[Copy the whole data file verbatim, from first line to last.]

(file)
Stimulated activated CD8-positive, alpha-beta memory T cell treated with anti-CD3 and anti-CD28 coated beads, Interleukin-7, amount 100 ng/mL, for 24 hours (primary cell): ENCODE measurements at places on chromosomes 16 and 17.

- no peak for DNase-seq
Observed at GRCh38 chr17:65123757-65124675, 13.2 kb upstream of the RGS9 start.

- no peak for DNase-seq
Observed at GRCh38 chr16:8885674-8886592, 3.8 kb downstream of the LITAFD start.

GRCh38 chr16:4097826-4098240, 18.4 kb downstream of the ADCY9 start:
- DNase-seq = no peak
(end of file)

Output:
Stimulated activated CD8-positive, alpha-beta memory T cell treated with anti-CD3 and anti-CD28 coated beads, Interleukin-7, amount 100 ng/mL, for 24 hours (primary cell): ENCODE measurements at places on chromosomes 16 and 17.

- no peak for DNase-seq
Observed at GRCh38 chr17:65123757-65124675, 13.2 kb upstream of the RGS9 start.

- no peak for DNase-seq
Observed at GRCh38 chr16:8885674-8886592, 3.8 kb downstream of the LITAFD start.

GRCh38 chr16:4097826-4098240, 18.4 kb downstream of the ADCY9 start:
- DNase-seq = no peak